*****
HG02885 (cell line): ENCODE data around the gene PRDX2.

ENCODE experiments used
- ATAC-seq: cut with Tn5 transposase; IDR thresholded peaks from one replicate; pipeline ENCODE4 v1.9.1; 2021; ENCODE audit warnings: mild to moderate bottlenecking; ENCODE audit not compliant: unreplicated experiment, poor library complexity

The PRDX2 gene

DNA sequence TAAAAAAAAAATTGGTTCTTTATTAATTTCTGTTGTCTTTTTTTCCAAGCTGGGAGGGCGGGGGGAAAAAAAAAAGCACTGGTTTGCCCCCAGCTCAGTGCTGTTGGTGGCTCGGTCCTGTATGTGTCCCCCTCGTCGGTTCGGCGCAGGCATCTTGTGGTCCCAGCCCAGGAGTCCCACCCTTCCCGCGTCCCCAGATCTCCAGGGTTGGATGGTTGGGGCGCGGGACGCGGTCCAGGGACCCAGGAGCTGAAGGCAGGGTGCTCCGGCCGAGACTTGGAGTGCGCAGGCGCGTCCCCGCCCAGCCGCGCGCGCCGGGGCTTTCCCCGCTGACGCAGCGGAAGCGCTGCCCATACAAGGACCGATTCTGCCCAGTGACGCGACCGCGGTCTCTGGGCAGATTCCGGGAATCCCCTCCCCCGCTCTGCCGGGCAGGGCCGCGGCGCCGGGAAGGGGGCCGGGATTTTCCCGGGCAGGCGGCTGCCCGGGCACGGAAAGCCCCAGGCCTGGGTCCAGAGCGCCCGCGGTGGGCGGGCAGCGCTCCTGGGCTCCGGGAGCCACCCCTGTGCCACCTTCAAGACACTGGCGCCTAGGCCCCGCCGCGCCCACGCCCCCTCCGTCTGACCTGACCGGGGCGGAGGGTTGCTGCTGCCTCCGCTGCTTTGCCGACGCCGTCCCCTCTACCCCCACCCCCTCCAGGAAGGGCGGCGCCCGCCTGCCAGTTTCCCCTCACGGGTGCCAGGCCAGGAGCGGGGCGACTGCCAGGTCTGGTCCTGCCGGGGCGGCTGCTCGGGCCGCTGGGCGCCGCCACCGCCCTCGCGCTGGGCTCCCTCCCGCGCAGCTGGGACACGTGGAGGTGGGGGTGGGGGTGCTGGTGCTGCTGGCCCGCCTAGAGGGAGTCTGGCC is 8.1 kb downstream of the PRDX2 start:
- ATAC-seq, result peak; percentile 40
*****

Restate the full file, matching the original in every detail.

HG02885 (cell line): ENCODE data around the gene PRDX2.

ENCODE experiments used
- ATAC-seq: cut with Tn5 transposase; IDR thresholded peaks from one replicate; pipeline ENCODE4 v1.9.1; 2021; ENCODE audit warnings: mild to moderate bottlenecking; ENCODE audit not compliant: unreplicated experiment, poor library complexity

The PRDX2 gene

DNA sequence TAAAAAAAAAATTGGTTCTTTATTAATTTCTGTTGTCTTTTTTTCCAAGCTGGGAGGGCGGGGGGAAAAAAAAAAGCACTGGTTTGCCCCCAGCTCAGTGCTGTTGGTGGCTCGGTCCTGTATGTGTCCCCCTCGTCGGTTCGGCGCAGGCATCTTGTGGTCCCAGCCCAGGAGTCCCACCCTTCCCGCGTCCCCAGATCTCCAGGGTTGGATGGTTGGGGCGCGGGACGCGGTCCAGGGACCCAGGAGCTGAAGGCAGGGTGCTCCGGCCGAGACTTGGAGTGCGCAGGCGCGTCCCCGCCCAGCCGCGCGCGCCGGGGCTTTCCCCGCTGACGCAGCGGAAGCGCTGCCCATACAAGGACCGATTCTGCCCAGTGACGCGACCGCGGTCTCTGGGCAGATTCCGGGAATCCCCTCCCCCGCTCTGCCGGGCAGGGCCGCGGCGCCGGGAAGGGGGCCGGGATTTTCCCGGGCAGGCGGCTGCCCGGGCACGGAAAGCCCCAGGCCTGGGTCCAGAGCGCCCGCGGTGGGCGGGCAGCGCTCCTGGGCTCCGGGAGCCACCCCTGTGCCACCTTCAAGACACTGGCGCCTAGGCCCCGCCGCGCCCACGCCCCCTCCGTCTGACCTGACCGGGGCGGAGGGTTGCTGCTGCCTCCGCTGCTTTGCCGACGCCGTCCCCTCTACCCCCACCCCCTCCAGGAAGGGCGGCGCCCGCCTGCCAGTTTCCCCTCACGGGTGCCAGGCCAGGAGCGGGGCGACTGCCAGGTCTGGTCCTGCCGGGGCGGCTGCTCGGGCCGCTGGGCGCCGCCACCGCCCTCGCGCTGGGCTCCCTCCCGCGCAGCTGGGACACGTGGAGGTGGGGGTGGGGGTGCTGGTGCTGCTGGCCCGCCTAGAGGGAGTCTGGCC is 8.1 kb downstream of the PRDX2 start:
- ATAC-seq, result peak; percentile 40